I can’t stop counting. I feel like Rain Man. One, two, three white men to my right. One white woman and a white man on my left. At the other table: six white men and two white women. Later, another white man and an African-American woman join us.
I should stop counting. What am I trying to prove? Don’t I hate math?
I’m not supposed to care about this. We’re supposed to be beyond all this, gender and racial politics, right? I’m neither a sociologist nor a census-taker. Why am I graphing the race and gender of the room like a graduate student doing work “in the field”?
The food is amazing. “Prepared by one of the iron chefs.” Jose Garces. Latino, I think to myself, realizing I can’t not think about broad social constructs during this dinner. I concentrate on his expertly prepared chorizo and the perfect cauliflower side dish. I ask one of the men to pass me more salad. How often can you get perfect shoots of asparagus in the middle of a snow storm? I hope it’s not cliché to be a woman asking for seconds on salad. I don’t want any of the tenderloin, but I make myself take it because the men pile it on, and I don’t have a golf game. It tastes like raw power.
Speeches are made. The men who seem so different than I am in ways I can only trace with my index finger give tributes to the guest of honor. Everyone is brought to tears for the goodbye that has brought us together. They speak of friendship and loss and memory. If I close my eyes, I can forget that there are less than ten women in this room, half of them plus-ones, and all of them kind to me during the cocktail hour when we mingle on the mezzanine floor.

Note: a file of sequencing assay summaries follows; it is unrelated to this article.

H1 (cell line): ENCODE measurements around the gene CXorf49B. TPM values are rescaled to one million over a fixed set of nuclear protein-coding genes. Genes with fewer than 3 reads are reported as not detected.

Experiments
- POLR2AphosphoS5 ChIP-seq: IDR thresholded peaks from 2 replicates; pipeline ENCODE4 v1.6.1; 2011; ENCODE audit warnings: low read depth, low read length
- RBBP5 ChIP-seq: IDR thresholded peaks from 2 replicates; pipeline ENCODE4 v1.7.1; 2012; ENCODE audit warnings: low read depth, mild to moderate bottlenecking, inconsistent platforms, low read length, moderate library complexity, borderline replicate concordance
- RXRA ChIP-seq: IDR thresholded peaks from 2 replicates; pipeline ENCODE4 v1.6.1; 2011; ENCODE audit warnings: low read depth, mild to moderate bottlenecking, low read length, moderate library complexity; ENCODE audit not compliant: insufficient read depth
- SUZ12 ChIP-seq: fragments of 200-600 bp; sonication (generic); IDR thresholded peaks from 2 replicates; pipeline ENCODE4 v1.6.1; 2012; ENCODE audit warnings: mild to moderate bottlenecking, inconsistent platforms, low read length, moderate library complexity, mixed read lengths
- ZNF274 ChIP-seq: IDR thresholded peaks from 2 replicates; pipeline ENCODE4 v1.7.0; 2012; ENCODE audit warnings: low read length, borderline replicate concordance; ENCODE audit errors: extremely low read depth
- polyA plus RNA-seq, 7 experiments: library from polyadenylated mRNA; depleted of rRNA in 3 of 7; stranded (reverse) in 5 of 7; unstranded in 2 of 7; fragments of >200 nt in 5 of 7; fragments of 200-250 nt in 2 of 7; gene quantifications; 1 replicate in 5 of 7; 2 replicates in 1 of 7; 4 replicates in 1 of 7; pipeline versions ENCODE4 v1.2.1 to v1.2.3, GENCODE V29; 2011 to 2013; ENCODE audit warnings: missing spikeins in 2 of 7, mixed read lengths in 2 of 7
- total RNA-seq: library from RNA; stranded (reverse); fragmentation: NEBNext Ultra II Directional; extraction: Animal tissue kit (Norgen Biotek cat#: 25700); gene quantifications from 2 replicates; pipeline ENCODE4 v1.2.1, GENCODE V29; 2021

In truth, everyone is kind. Interested in what I do now, how many kids I have. Boys or girls? Everyone asks. One of each, I say, knowing that it’s the perfect answer. I’m interested in them: their general counsel jobs, their scions who have joined the family business, their aging parents.
It may or may not be true that the people who visit our table come to talk to the men. Maybe they seek each other out because they are from the same generation (the one above me), or they know each other from “work,” or have met in rooms like this before. I don’t approach anyone at all and recognize that’s part of the problem. It’s definitely not the solution.
I finger my name tag to be sure that everyone knows who I am and how I belong. Just in case they’re wondering.
It’s weird that I belong here.
I’m definitely not supposed to think that. I’m supposed to be so filled up with my accomplishments and success and good fortune that I would never allow such a traitorous thought.
When everyone’s looking for their coats, I put aside my field work and extend my hand over and over. I let myself shine. Corny, I know, but true. I drink it all in so I don’t wake up with regrets about how I should have stood up taller, or “been myself”, or made more connections.